Purpose, he would say, is “cultivated,” not found. This happens by creating an environment where you establish a sense of identity and self-understanding, are exposed to new things, interesting questions, and challenging ideas, and then have some self-determination in where you go in life. 

Fortunately, as I told the students in August, research shows us three potential ways to cultivate purpose. 

  1. Proactive: A gradual, sustained attempt to engage in a topic or opportunity. Think of a hobby that morphs into something more, sometimes without even realizing when the transition happened. 
  2. Reactive: Responding to something that happens in life, which can often be negative, that nonetheless gives somebody a newfound sense of purpose or direction.  
  3. Pro-Social: Cultivating a sense of purpose through interacting and learning from other people and their passions or purposes. Like a hobby, this type of purpose acquisition may grow gradually over time — but it comes from our natural desire to share experiences with others.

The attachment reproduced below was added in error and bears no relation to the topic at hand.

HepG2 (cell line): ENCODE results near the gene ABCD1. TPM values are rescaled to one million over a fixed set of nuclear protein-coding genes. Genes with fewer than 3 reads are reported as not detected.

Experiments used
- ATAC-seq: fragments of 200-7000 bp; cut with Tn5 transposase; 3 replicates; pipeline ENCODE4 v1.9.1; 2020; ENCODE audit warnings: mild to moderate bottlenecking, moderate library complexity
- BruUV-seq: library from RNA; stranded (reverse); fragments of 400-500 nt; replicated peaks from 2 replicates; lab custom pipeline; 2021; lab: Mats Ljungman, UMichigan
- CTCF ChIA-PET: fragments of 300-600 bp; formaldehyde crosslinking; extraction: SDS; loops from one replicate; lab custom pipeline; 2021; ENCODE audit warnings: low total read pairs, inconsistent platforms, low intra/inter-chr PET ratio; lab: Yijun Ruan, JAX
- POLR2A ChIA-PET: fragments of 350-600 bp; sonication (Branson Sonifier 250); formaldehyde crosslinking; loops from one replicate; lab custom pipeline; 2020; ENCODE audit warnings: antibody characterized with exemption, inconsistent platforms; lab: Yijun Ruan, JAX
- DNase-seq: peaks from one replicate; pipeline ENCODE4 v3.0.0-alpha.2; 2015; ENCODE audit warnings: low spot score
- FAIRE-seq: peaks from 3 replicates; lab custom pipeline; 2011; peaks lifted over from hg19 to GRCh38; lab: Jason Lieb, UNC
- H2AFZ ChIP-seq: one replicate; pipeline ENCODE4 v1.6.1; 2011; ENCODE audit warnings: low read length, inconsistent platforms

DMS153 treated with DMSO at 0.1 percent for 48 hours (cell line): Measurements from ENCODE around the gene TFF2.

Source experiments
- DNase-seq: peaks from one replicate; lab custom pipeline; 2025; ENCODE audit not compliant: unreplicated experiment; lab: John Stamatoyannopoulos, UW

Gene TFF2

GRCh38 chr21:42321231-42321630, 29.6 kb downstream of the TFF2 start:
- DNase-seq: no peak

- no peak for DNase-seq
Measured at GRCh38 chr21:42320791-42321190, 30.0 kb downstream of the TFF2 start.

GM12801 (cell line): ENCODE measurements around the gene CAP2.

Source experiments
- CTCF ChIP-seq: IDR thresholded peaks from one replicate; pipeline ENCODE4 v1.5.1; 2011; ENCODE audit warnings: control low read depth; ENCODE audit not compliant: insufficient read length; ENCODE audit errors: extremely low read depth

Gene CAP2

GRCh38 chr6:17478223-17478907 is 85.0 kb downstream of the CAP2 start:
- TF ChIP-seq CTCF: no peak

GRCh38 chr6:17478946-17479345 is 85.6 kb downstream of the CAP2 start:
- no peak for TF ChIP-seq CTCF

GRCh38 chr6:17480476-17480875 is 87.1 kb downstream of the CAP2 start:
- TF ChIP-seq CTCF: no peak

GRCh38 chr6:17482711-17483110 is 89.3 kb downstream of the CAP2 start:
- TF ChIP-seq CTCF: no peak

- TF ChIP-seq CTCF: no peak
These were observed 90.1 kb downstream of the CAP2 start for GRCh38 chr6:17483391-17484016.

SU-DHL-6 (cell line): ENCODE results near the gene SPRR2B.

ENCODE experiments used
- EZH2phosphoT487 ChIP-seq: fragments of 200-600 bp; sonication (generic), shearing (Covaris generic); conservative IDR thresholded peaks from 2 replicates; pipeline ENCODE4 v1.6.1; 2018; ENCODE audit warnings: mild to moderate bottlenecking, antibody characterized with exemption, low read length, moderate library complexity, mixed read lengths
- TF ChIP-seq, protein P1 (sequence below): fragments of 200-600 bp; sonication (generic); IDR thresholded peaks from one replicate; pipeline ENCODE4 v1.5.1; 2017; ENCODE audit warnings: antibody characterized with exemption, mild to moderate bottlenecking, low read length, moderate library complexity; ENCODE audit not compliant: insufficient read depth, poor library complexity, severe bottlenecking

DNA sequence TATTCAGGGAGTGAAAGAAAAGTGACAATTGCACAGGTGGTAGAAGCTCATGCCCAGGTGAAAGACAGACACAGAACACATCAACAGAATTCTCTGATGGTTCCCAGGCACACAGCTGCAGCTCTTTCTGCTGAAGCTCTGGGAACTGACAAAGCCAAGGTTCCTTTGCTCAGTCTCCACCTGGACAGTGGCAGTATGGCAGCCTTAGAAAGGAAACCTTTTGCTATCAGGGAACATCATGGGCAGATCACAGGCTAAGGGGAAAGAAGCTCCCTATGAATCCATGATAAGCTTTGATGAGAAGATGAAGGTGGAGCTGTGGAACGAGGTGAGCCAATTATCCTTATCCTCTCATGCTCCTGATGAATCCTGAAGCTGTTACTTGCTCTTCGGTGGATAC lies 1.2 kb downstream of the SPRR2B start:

We can see opportunities to cultivate purpose in all three ways here at Cary Academy, but certainly more clearly in ways 1 and 3. As we move further down the path of our strategic plan, we seek to build more opportunities to grow student interests and passions through coursework, extracurricular programs, and new experiential learning pathways embedded in X Days. 

Which brings me back to Coach Pullen and seeing first-hand the power of pro-social motivation. None of our new runners are really experienced enough to know if the sport will be for them or if it will lead to a life-long association with running or fitness. For now, though, the experience of being together and of trying on the identity of “top runner,” is a powerful motivator and a positive experience.